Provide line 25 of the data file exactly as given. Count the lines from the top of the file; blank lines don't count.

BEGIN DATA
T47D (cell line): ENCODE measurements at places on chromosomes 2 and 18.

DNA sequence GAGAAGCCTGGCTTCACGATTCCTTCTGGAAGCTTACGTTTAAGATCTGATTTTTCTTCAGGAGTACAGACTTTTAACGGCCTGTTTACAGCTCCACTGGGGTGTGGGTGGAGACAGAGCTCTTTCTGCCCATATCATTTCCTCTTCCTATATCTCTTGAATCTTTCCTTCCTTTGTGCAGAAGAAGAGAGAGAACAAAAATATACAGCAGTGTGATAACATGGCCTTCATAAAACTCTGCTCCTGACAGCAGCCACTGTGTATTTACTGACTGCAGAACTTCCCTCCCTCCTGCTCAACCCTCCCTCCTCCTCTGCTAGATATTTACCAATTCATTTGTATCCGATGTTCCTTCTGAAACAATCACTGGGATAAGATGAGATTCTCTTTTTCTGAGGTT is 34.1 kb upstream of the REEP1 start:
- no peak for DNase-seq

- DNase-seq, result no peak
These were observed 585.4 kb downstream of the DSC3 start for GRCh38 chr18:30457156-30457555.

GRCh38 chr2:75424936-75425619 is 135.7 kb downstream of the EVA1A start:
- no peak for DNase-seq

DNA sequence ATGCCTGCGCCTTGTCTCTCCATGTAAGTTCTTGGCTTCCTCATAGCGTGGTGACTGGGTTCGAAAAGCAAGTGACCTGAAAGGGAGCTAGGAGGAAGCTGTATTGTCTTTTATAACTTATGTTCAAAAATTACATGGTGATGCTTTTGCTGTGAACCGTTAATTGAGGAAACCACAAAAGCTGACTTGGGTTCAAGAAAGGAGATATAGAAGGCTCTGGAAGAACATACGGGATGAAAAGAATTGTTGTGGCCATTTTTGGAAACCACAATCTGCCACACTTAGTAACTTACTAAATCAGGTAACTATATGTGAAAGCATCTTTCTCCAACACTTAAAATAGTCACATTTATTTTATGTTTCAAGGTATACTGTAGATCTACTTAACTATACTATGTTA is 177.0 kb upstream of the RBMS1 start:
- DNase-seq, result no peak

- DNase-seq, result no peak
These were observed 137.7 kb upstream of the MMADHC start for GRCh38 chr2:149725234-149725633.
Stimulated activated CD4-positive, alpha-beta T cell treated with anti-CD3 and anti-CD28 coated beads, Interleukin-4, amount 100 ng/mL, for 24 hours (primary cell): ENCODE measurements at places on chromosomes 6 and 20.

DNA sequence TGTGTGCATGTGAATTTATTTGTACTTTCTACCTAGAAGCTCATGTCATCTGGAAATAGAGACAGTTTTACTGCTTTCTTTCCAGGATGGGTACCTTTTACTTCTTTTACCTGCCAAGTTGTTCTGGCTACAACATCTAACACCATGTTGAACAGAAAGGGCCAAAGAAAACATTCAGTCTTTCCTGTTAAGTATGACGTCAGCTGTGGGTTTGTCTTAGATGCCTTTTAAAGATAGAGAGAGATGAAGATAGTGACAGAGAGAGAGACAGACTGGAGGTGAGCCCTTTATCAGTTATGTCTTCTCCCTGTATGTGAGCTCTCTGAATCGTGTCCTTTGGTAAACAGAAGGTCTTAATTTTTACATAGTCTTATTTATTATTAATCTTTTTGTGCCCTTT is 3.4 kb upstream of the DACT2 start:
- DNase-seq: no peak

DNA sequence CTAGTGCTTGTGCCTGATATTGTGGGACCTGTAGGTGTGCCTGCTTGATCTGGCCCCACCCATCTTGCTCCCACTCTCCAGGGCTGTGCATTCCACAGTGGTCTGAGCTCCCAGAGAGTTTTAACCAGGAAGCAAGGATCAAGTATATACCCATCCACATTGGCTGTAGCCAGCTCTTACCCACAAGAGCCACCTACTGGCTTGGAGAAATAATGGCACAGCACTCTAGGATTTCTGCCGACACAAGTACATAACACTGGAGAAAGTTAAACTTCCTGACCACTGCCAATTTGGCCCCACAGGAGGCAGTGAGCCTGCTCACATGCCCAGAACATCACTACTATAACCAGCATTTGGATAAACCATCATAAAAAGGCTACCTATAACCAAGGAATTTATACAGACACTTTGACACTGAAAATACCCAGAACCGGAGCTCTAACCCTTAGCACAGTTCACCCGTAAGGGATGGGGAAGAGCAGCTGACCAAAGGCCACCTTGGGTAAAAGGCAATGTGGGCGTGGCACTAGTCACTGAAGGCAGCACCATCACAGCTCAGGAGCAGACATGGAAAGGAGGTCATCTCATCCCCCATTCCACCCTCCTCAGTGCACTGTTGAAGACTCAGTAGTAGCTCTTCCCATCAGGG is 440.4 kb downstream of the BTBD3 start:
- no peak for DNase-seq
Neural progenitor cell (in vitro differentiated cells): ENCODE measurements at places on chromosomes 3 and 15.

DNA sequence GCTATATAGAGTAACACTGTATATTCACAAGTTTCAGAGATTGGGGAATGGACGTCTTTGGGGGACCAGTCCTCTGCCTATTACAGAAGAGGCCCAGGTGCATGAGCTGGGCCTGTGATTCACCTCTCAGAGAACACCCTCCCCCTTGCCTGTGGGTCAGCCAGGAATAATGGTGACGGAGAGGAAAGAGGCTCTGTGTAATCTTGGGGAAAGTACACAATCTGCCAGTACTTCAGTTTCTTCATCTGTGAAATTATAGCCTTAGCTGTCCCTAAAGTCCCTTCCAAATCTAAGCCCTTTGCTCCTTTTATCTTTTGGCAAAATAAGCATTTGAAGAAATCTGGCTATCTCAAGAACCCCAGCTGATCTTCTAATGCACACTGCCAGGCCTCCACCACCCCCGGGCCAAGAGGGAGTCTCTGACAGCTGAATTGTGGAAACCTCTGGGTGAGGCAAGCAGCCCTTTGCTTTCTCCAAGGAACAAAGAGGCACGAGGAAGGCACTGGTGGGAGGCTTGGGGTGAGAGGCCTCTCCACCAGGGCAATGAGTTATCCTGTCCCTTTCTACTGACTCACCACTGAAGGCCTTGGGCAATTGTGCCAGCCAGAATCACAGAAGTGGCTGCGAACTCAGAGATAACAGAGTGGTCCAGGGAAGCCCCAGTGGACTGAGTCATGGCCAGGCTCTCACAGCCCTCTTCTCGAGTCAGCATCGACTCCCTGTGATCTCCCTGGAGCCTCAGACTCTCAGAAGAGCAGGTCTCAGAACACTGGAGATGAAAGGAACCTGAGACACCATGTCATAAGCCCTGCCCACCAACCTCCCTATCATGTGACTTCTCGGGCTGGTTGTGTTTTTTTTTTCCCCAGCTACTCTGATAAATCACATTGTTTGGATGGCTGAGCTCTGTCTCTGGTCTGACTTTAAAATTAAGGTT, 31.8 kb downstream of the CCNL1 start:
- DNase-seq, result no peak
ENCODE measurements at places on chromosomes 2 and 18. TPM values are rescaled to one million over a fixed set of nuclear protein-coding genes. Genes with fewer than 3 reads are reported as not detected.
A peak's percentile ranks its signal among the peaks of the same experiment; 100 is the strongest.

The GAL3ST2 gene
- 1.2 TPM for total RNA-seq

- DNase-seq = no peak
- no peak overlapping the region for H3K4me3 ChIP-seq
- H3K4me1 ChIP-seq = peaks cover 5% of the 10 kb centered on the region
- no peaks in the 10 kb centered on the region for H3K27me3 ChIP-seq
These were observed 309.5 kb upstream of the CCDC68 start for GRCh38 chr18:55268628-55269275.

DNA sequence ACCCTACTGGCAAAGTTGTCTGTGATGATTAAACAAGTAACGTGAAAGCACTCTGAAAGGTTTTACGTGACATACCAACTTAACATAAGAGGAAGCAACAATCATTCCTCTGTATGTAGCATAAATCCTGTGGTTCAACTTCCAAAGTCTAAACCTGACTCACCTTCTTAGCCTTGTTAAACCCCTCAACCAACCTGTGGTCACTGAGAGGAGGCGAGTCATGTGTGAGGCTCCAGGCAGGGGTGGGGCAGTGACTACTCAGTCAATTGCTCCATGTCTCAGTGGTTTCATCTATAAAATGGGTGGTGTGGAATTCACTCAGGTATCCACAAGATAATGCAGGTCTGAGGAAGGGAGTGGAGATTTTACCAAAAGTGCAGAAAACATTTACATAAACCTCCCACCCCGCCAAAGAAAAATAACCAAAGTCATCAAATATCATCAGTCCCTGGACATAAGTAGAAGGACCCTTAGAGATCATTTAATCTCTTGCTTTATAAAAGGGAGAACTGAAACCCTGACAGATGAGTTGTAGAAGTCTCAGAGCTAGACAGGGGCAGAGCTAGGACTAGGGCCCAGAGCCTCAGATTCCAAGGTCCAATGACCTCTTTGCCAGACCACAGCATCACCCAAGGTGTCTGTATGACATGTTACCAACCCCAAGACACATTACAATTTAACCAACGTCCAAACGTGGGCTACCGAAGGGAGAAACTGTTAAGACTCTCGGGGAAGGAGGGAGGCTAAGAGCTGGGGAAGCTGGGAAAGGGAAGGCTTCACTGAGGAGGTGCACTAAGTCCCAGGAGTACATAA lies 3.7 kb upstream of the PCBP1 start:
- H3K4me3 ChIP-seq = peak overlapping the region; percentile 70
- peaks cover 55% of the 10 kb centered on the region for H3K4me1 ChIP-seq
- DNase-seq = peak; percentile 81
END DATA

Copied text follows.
- no peak overlapping the region for H3K4me3 ChIP-seq